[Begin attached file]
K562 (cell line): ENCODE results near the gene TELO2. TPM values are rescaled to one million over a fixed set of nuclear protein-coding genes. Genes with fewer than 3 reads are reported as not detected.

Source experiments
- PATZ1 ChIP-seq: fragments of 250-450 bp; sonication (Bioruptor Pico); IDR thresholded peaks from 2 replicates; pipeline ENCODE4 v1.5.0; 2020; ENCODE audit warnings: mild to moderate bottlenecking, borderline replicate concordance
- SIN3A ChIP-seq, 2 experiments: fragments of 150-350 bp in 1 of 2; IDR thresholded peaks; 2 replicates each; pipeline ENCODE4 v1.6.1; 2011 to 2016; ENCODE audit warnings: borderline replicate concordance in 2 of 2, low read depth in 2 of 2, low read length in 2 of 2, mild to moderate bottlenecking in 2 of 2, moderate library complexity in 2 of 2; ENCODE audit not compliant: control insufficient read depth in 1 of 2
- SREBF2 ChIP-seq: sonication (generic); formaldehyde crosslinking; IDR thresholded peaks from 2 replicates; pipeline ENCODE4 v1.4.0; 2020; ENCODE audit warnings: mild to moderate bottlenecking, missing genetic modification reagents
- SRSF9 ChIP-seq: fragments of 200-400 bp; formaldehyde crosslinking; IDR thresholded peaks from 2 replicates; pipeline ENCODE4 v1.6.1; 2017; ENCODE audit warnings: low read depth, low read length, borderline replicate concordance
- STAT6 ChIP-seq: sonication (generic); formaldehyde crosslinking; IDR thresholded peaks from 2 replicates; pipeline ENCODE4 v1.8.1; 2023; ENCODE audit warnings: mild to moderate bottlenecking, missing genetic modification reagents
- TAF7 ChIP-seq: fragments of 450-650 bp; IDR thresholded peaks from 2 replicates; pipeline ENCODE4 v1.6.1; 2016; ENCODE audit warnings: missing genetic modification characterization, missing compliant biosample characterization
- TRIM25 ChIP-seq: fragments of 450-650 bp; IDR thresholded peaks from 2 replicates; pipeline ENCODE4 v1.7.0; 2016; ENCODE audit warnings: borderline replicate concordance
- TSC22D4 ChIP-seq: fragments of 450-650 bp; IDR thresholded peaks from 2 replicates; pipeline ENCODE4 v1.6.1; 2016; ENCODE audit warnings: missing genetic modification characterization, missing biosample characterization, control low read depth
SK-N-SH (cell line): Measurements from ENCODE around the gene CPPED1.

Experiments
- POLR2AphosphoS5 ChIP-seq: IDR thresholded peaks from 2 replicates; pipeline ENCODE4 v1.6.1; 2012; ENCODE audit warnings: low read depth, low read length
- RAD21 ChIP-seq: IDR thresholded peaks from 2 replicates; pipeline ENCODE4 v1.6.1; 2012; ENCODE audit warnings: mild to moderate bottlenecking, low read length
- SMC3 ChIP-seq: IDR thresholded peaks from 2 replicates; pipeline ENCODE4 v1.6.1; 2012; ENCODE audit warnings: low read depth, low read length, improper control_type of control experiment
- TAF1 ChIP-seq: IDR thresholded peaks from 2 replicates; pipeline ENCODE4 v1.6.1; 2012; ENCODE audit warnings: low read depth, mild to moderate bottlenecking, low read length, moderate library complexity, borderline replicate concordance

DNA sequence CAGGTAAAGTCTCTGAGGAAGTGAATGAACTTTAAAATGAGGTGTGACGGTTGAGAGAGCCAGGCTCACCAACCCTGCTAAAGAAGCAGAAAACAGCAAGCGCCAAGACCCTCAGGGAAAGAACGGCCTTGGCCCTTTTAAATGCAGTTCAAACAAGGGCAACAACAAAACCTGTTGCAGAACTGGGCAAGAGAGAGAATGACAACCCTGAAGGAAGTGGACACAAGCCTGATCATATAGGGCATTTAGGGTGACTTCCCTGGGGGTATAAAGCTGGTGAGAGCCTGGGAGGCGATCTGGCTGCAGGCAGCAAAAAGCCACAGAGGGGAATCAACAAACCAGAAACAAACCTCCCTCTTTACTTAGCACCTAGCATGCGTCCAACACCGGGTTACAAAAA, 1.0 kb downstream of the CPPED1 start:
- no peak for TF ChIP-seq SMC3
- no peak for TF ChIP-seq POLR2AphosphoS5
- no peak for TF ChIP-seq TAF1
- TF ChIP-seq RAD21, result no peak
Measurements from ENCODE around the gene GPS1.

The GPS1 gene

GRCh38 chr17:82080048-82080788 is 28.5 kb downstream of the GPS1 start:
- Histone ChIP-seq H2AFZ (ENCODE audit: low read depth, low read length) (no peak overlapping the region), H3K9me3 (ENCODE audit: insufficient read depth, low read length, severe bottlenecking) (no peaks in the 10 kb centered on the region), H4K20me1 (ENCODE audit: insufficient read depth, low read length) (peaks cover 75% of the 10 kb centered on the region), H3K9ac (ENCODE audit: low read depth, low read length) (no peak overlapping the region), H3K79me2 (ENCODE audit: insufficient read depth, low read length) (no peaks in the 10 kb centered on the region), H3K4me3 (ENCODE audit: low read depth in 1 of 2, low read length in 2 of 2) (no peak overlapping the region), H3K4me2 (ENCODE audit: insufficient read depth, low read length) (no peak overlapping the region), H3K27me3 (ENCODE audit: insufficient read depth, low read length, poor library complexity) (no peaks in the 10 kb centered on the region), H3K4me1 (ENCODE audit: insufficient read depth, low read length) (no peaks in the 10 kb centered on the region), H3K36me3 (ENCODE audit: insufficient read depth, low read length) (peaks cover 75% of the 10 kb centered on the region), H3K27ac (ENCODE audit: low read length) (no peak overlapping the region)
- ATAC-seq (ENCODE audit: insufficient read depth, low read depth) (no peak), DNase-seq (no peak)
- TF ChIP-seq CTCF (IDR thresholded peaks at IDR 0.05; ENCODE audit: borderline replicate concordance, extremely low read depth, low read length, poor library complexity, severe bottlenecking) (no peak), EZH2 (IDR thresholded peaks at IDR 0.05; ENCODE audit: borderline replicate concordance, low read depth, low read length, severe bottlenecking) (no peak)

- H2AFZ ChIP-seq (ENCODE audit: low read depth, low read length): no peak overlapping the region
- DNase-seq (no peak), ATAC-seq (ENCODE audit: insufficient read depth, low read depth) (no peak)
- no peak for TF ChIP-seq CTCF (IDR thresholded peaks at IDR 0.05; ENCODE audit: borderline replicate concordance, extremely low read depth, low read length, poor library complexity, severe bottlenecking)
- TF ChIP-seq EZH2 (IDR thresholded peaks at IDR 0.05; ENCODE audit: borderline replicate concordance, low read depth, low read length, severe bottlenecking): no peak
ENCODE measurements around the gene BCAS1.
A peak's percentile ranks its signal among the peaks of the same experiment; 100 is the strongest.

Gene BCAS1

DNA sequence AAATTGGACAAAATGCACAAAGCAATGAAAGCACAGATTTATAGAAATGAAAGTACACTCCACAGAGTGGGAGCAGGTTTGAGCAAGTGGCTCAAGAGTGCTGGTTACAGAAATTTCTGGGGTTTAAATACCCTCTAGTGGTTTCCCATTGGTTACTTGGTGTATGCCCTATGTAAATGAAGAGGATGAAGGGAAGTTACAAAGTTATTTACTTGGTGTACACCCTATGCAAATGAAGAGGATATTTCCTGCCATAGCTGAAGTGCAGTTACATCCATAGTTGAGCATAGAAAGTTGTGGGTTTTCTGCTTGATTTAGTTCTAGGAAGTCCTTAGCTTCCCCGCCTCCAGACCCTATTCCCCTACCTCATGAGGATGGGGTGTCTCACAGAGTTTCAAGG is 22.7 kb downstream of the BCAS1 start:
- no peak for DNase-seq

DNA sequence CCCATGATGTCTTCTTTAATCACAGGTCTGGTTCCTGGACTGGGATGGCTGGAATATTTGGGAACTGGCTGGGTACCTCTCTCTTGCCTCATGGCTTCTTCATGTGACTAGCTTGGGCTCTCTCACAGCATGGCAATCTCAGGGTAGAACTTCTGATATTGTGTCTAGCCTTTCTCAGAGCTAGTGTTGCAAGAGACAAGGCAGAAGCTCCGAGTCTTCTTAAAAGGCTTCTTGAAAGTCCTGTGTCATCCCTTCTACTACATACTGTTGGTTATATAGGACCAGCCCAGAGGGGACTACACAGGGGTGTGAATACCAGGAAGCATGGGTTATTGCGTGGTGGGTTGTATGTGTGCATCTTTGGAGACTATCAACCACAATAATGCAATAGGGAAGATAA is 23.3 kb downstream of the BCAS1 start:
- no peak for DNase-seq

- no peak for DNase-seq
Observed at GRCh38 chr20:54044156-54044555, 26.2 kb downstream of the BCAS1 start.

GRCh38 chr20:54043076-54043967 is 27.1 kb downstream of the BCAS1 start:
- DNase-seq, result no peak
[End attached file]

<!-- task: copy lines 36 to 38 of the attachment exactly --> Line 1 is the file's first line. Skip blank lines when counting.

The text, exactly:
- no peak for DNase-seq

DNA sequence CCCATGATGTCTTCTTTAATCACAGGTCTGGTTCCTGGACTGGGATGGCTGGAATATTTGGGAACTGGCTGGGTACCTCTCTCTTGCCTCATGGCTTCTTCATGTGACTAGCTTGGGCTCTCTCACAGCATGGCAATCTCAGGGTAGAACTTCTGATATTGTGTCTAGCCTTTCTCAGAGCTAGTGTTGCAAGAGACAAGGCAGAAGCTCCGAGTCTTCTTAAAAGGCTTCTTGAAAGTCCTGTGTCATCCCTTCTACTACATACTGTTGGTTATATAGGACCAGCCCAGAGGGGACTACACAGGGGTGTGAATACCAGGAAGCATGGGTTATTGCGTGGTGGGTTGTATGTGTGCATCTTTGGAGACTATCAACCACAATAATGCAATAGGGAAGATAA is 23.3 kb downstream of the BCAS1 start:
- no peak for DNase-seq